Wednesday, July 23, 2008

Knife pictures, finally!

It turns out that, even using a convenient service like Blogger, it's still possible for me to neglect writing a new post. That's unfortunate, because there's actually some pretty big news in the works. First things first though, a while back I promised pictures of knives.

This first one is a design I came up with after getting irritated with a pocket knife. When I'm out working in the yard, I typically have a knife clipped to my pocket. However in summer weather I typically wear shorts made of lightweight material, and even if they do have pockets, they're so flexible that it's a royal pain to clip a knife onto them. I figured hanging a knife around my neck was a much better way to carry it around the yard. Of course, if you're going to hang it around your neck, it should be small and comfortable, and easy to use.

It's tough to see from the photo, but the handle is actually sculpted with finger and thumb channels that position the knife just like an extension of your hand. In addition, the micarta handle has been bead blasted to bring out the rough texture of the material and make it easy to grip.

The blade is convex ground 1075 carbon steel, two inches long from tip to handle, and sharp enough to shave the hair on my arm - much to the dismay of my wife. And, like damn near all knives I'm making these days, the blade has been differentially hardened to produce a "hamon" like you might see on Japanese blades - or, in all actuality, really nice knives from any maker that knows about the benefits of differentially hardening the steel they shape, it's just that most people equate the hamon with Japanese smiths.

I constructed the sheath from Kydex and secured it with Chicago screws instead of brass rivets. I opted for that route because it makes it very easy to open the sheath to clean it out, and then close it back up again. If it were riveted closed, you'd have a real ordeal on your hands if sand and dirt got inside.

This particular one isn't for sale. It's a "proof of concept" (can you tell I'm an engineer?) for the actual production run. After I've beat on it for a couple months and decided that it's a good design, I'll start making these on a regular basis. If you want one, send me an email at and let me know. I expect the pricing will be about $75 as shown here. I am, however, probably going to dump the nickel pins, and use stainless steel tube to help secure the handle. I'm not sure I like the solid pins on this knife. Overall the knife is only 3.75" long, and the cutting edge itself is only 2", making it easy to carry around, and won't alarm anyone - well, as long as you don't take it to an airport or anything.

The other design I've got floating around is a variation on a knife that I sent out to another knife maker during a themed exchange. The theme for the exchange was "Gentleman's every day carry", and the knife was designed to be short (about 3" cutting edge) and use ornamental or rare materials - hence the "gentleman" part. To the right is a photo of that knife. The handle is Giraffe bone, with copper bolsters and nickel pins. The blade is also differentially hardened 1075 steel and is razor sharp. I sent it off in hopes that I would get some really critical feedback and be able to hone my skills even further. What came back was compliments and praise - so I guess I made a decent knife. It was actually that incident that indicated to me that I was ready to start offering knives to the general public, rather than making them and sticking them in a drawer or giving them away.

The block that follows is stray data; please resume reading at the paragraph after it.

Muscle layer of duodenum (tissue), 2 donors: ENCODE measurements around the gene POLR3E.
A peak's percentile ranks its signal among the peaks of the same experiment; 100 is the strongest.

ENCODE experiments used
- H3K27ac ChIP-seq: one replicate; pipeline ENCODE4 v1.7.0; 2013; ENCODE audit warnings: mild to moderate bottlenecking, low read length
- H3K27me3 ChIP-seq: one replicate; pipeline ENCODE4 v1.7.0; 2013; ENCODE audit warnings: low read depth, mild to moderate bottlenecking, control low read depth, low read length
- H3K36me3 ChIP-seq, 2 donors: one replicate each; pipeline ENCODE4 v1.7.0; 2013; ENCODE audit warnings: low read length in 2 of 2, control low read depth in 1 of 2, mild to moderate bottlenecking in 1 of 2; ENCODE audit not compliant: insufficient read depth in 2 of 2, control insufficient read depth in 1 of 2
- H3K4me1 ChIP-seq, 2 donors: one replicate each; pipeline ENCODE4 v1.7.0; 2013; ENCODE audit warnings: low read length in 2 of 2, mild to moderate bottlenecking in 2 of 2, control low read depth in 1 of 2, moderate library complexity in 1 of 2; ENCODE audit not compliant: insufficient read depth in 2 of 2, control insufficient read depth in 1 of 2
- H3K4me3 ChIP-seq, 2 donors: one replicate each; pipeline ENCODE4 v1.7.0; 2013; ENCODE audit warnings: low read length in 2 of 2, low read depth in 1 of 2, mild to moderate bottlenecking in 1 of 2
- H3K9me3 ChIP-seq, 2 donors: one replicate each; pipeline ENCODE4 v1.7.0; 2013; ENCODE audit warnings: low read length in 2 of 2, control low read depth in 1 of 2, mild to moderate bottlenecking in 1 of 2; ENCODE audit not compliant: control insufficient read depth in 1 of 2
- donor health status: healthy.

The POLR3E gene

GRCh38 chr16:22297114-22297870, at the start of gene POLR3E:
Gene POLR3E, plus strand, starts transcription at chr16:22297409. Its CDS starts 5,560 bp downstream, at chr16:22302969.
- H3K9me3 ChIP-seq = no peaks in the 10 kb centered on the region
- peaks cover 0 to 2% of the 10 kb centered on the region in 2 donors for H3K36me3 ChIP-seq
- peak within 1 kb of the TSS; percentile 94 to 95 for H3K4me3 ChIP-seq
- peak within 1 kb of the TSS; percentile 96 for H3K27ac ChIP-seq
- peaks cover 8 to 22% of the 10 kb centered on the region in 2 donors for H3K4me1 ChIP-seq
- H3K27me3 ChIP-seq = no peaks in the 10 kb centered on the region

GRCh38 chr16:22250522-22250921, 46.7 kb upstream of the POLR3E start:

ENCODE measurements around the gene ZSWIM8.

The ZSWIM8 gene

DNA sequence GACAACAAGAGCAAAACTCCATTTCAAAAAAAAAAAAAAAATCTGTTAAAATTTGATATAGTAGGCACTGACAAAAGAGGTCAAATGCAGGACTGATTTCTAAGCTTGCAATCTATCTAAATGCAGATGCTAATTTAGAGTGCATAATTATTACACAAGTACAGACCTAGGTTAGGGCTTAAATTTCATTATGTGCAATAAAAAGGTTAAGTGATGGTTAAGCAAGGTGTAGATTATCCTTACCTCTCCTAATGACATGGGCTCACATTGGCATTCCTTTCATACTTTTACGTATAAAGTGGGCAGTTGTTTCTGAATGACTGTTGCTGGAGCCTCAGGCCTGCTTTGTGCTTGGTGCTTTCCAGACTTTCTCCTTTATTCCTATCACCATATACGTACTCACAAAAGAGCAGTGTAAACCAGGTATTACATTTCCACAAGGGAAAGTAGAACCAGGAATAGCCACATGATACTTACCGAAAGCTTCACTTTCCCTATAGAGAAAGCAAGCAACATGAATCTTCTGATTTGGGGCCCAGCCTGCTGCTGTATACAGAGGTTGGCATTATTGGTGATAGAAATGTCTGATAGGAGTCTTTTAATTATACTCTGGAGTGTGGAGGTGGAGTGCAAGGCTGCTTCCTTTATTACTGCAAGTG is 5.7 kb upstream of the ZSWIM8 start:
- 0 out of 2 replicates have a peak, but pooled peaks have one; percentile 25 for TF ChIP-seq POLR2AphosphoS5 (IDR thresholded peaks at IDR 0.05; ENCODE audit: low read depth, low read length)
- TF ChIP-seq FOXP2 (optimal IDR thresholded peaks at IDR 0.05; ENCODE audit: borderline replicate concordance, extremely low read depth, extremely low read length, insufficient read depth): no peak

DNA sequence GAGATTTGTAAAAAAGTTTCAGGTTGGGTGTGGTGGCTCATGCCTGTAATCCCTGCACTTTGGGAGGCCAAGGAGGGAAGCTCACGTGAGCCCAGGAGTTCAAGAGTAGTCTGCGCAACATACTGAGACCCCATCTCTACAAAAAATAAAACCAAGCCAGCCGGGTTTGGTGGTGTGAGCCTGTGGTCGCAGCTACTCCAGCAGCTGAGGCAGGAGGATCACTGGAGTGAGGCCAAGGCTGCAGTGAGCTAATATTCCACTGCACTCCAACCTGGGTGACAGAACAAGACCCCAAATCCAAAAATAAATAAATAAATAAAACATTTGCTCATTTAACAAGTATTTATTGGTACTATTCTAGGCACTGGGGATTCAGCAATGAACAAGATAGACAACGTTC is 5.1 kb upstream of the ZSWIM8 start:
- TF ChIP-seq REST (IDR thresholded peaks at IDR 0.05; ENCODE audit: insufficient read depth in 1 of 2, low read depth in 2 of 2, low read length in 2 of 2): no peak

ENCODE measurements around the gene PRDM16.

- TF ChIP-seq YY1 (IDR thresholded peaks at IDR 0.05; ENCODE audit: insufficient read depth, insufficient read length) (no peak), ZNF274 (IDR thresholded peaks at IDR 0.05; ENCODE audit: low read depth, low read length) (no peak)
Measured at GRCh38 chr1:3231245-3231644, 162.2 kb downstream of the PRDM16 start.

On the left is the knife that is based on the above, but slightly less decorative, and much more usable from a yard work or workshop point of view. It turns out that this is a really nice design for an all-around utilitarian knife. This particular one has a tan kydex sheath, and it also has a belt loop since it's really too big to hang around your neck or stick in your pocket, and should fit belts up to 1.5" wide.

The cutting edge on this 1075 steel blade is a hair over 3", and overall it's about 6.5" long. I kept it short so that if you happened to be at your mother-in-law's house and needed a sharp knife for some reason, you wouldn't give her a panic attack by producing some Rambo-esque implement of mass destruction. I was aiming for a useful blend of utility and tastefulness, something that can be used in a variety of situations, and not alarm the masses should you have it on your person in polite company.

The handle is briarwood, the very same I use for pipes. This particular piece of wood is unstained, and finished only with a couple coats of Danish Oil then lightly buffed. It's a nice satin finish that will age well and continue to be attractive even through hard use. I secured it with some stainless steel tube, and I really like the way it looks in this case. Using tube like this really does interesting things to the handle. I like the way it all works together.

And unlike the knife above, this one is actually for sale. If you're interested in this one, pop me an email and let me know. I haven't made a page for it yet, but it is available immediately for $120 plus shipping (about $6.00 within the US).